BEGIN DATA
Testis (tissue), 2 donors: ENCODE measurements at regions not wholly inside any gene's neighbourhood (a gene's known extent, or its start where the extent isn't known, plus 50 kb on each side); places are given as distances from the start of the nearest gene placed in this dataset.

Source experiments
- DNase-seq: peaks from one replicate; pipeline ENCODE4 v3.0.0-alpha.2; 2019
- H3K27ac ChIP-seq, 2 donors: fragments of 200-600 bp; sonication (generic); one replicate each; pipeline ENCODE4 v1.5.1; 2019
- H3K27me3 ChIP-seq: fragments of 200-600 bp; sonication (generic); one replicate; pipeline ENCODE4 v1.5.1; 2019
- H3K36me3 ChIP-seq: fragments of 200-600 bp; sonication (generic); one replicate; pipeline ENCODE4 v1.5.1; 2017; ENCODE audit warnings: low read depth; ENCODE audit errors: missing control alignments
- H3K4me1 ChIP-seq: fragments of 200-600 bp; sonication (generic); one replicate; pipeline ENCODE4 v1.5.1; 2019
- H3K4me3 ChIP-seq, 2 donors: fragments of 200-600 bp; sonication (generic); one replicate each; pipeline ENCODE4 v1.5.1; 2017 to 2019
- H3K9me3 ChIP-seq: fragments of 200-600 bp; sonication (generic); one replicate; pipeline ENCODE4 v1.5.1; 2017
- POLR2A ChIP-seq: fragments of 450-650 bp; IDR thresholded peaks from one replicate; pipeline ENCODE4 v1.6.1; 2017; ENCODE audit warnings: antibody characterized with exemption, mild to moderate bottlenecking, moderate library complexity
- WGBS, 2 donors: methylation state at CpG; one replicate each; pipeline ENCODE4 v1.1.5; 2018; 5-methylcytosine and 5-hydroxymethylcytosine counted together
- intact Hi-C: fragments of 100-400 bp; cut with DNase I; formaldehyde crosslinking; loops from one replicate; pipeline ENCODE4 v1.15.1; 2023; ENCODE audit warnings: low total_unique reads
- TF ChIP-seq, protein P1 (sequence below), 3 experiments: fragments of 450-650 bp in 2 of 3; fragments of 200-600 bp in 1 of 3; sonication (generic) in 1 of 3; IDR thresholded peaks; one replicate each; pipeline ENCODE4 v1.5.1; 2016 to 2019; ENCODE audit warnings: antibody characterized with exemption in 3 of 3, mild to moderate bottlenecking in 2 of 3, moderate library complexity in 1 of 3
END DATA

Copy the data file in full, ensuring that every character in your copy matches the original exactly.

Testis (tissue), 2 donors: ENCODE measurements at regions not wholly inside any gene's neighbourhood (a gene's known extent, or its start where the extent isn't known, plus 50 kb on each side); places are given as distances from the start of the nearest gene placed in this dataset.

Source experiments
- DNase-seq: peaks from one replicate; pipeline ENCODE4 v3.0.0-alpha.2; 2019
- H3K27ac ChIP-seq, 2 donors: fragments of 200-600 bp; sonication (generic); one replicate each; pipeline ENCODE4 v1.5.1; 2019
- H3K27me3 ChIP-seq: fragments of 200-600 bp; sonication (generic); one replicate; pipeline ENCODE4 v1.5.1; 2019
- H3K36me3 ChIP-seq: fragments of 200-600 bp; sonication (generic); one replicate; pipeline ENCODE4 v1.5.1; 2017; ENCODE audit warnings: low read depth; ENCODE audit errors: missing control alignments
- H3K4me1 ChIP-seq: fragments of 200-600 bp; sonication (generic); one replicate; pipeline ENCODE4 v1.5.1; 2019
- H3K4me3 ChIP-seq, 2 donors: fragments of 200-600 bp; sonication (generic); one replicate each; pipeline ENCODE4 v1.5.1; 2017 to 2019
- H3K9me3 ChIP-seq: fragments of 200-600 bp; sonication (generic); one replicate; pipeline ENCODE4 v1.5.1; 2017
- POLR2A ChIP-seq: fragments of 450-650 bp; IDR thresholded peaks from one replicate; pipeline ENCODE4 v1.6.1; 2017; ENCODE audit warnings: antibody characterized with exemption, mild to moderate bottlenecking, moderate library complexity
- WGBS, 2 donors: methylation state at CpG; one replicate each; pipeline ENCODE4 v1.1.5; 2018; 5-methylcytosine and 5-hydroxymethylcytosine counted together
- intact Hi-C: fragments of 100-400 bp; cut with DNase I; formaldehyde crosslinking; loops from one replicate; pipeline ENCODE4 v1.15.1; 2023; ENCODE audit warnings: low total_unique reads
- TF ChIP-seq, protein P1 (sequence below), 3 experiments: fragments of 450-650 bp in 2 of 3; fragments of 200-600 bp in 1 of 3; sonication (generic) in 1 of 3; IDR thresholded peaks; one replicate each; pipeline ENCODE4 v1.5.1; 2016 to 2019; ENCODE audit warnings: antibody characterized with exemption in 3 of 3, mild to moderate bottlenecking in 2 of 3, moderate library complexity in 1 of 3